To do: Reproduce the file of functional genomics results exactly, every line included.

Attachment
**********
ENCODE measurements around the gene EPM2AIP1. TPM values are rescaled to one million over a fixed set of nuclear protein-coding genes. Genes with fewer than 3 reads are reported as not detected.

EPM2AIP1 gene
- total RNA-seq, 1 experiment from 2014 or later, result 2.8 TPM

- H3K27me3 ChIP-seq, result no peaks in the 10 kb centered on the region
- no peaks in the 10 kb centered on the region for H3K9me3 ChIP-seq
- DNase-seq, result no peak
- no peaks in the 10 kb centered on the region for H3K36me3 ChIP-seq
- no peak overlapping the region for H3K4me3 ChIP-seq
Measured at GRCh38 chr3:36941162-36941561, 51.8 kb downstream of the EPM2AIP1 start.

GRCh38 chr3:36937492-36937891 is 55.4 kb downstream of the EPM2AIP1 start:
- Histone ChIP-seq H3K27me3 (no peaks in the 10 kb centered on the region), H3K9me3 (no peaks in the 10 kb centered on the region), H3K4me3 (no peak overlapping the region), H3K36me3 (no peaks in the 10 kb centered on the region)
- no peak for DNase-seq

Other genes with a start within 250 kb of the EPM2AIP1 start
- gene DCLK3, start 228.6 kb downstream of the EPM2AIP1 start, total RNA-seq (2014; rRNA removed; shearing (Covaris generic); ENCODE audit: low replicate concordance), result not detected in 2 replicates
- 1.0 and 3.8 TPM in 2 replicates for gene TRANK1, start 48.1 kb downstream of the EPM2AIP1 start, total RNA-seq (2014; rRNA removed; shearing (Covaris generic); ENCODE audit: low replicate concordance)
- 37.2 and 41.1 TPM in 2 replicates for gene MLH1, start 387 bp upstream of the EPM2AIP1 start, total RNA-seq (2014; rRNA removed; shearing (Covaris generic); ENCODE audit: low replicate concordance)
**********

ENCODE measurements around the gene EPM2AIP1. TPM values are rescaled to one million over a fixed set of nuclear protein-coding genes. Genes with fewer than 3 reads are reported as not detected.

EPM2AIP1 gene
- total RNA-seq, 1 experiment from 2014 or later, result 2.8 TPM

- H3K27me3 ChIP-seq, result no peaks in the 10 kb centered on the region
- no peaks in the 10 kb centered on the region for H3K9me3 ChIP-seq
- DNase-seq, result no peak
- no peaks in the 10 kb centered on the region for H3K36me3 ChIP-seq
- no peak overlapping the region for H3K4me3 ChIP-seq
Measured at GRCh38 chr3:36941162-36941561, 51.8 kb downstream of the EPM2AIP1 start.

GRCh38 chr3:36937492-36937891 is 55.4 kb downstream of the EPM2AIP1 start:
- Histone ChIP-seq H3K27me3 (no peaks in the 10 kb centered on the region), H3K9me3 (no peaks in the 10 kb centered on the region), H3K4me3 (no peak overlapping the region), H3K36me3 (no peaks in the 10 kb centered on the region)
- no peak for DNase-seq

Other genes with a start within 250 kb of the EPM2AIP1 start
- gene DCLK3, start 228.6 kb downstream of the EPM2AIP1 start, total RNA-seq (2014; rRNA removed; shearing (Covaris generic); ENCODE audit: low replicate concordance), result not detected in 2 replicates
- 1.0 and 3.8 TPM in 2 replicates for gene TRANK1, start 48.1 kb downstream of the EPM2AIP1 start, total RNA-seq (2014; rRNA removed; shearing (Covaris generic); ENCODE audit: low replicate concordance)
- 37.2 and 41.1 TPM in 2 replicates for gene MLH1, start 387 bp upstream of the EPM2AIP1 start, total RNA-seq (2014; rRNA removed; shearing (Covaris generic); ENCODE audit: low replicate concordance)